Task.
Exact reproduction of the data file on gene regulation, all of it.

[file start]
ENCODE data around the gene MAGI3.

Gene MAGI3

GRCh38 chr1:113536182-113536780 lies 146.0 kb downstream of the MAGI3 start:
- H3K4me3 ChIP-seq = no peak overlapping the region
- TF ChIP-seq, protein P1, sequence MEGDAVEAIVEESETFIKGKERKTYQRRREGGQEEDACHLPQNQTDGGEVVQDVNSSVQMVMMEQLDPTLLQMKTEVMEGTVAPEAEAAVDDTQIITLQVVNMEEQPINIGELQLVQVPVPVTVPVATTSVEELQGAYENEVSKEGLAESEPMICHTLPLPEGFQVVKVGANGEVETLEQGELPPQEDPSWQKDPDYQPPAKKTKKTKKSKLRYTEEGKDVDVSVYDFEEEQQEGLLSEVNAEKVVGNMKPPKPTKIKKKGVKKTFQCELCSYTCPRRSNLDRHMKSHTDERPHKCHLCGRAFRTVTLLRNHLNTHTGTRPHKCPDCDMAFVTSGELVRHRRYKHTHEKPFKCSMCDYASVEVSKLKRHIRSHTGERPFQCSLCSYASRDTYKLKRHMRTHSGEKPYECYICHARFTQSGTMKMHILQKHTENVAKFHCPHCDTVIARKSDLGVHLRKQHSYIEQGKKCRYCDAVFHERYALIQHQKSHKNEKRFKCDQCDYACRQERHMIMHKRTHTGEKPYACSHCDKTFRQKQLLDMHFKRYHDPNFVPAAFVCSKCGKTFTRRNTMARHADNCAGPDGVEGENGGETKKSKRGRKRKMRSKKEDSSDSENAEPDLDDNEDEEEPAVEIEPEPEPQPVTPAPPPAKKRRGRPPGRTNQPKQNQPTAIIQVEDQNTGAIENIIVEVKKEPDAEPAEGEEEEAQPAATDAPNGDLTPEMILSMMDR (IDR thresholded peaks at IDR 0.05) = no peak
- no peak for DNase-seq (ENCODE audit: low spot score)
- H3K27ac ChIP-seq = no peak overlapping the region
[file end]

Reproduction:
ENCODE data around the gene MAGI3.

Gene MAGI3

GRCh38 chr1:113536182-113536780 lies 146.0 kb downstream of the MAGI3 start:
- H3K4me3 ChIP-seq = no peak overlapping the region
- TF ChIP-seq, protein P1, sequence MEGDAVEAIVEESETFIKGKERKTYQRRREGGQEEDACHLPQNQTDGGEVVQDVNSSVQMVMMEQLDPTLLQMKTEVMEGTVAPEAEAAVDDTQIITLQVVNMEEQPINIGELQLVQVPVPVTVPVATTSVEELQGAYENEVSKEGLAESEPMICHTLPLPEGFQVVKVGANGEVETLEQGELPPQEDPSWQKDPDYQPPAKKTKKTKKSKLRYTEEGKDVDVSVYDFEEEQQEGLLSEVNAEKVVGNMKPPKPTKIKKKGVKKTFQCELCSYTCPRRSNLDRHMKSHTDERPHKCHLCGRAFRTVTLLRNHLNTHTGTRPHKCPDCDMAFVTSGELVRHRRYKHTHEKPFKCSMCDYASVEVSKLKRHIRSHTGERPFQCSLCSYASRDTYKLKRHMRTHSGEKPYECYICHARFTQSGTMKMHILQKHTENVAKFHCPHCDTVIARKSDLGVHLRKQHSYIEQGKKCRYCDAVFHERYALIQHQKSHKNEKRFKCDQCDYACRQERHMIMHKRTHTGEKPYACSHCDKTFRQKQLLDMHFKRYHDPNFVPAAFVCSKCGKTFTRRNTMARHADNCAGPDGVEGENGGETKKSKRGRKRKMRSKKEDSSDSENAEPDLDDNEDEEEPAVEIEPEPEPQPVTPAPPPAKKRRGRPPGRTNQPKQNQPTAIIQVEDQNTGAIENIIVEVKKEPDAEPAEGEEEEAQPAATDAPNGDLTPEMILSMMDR (IDR thresholded peaks at IDR 0.05) = no peak
- no peak for DNase-seq (ENCODE audit: low spot score)
- H3K27ac ChIP-seq = no peak overlapping the region